On October 30, Paul Manafort and his business associate Rick Gates were indicted by a federal grand jury on 12 criminal charges, among them conspiracy against the United States, failure to register under the Foreign Agents Registration Act (FARA) and money laundering. Both men have pleaded not guilty. What makes this case most interesting to our readers is that the FARA charges are related to Mr. Manafort’s work when he represented the interests of the odious Viktor Yanukovych and his cronies. The indictment was the result of Special Counsel Robert Mueller’s probe into allegations that Russia interfered in the 2016 presidential election in the U.S. Mr. Manafort, readers will recall, at one time served as campaign manager for Donald Trump. In particular, he was the campaign’s manager at the time of the Republican Party convention.
The following is a guest editorial by Anisa Mycak, a freelance writer and former columnist of The Ukrainian Weekly. Ms. Mycak’s news story headlined “Ukrainian Museum and Library of Stamford marks 80th anniversary” appeared on the front page of our October 22 issue.
In the Ukrainian American community, whose roots in the United States extend back into the late 1800s, the 80th anniversary of one of its venerable cultural institutions is cause for celebration, not just by its own members, but by the community as a whole. Thus, it is with interest and reflection that we have been following the recent 80th anniversary celebration of the Ukrainian Museum and Library of Stamford, both for what it tells us about this particular institution and for what it tells us about the state of affairs of many other cultural institutions in our community today.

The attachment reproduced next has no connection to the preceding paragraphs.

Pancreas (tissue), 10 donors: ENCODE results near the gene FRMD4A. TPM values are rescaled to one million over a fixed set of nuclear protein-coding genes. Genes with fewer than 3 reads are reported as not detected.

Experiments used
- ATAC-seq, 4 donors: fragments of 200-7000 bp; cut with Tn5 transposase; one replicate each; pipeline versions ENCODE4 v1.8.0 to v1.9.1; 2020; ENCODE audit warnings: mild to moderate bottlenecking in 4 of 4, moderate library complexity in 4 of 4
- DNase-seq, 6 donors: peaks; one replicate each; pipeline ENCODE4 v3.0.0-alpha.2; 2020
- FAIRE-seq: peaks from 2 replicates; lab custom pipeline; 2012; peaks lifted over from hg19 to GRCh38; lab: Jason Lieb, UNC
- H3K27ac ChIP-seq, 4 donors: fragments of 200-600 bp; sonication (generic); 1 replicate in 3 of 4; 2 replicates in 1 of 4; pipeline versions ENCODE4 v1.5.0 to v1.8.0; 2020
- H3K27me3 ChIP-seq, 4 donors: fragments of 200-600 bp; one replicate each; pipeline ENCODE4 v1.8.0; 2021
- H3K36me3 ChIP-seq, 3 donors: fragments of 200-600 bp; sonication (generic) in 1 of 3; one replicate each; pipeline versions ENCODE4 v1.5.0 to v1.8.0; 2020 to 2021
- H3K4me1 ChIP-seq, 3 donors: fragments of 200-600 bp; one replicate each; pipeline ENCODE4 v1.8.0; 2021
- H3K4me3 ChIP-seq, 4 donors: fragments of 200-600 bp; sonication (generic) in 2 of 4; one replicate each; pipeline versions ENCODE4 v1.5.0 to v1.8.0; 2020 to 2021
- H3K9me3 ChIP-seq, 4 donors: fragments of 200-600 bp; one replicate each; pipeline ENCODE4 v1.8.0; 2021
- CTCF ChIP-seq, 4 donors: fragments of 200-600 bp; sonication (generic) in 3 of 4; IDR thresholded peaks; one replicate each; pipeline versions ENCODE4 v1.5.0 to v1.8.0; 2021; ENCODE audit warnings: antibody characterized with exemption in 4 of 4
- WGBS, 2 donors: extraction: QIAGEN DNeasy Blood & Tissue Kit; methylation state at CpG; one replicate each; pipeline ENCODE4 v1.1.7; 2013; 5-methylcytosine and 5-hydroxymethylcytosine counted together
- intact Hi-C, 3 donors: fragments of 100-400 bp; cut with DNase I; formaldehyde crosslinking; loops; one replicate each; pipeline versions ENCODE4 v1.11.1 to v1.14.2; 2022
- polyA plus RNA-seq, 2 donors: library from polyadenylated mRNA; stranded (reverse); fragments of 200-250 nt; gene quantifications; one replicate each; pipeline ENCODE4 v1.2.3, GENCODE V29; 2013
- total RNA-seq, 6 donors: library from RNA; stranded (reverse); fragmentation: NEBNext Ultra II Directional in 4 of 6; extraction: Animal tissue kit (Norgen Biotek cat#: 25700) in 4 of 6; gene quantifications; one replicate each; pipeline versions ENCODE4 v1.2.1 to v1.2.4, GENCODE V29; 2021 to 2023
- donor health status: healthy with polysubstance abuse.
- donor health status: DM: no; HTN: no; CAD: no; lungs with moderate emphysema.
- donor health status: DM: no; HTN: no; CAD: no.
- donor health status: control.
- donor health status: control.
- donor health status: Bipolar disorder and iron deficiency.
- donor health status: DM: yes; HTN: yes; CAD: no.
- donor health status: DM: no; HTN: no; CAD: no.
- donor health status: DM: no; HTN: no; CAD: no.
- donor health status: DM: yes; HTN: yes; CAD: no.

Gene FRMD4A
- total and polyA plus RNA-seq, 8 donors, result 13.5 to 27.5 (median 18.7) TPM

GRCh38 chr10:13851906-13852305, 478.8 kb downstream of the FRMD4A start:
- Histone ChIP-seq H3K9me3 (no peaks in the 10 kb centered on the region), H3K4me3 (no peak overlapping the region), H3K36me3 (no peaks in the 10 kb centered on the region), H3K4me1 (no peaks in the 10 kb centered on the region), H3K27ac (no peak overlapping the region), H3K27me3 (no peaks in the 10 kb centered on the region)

Back in August of last year, Dr. Ulana Suprun was appointed Ukraine’s acting minister of health. This Ukrainian American physician was well-known to our readers, foremost as the person behind Patriot Defence, the organization that has provided combat lifesaver training to Ukraine’s soldiers and NATO-standard individual first aid kits for the battlefield. She hit the ground running and soon proclaimed her revamped ministry’s intention to reform Ukraine’s Soviet-era health care system. On October 19, acting Minister Suprun scored a major victory when the Verkhovna Rada, with 240 votes for, approved a comprehensive health care package that promises to advance the health of Ukraine’s people and improve how the health care system operates. It’s also a reform that is seen by the West as further evidence of Ukraine’s movement toward the European Union and away from Russia.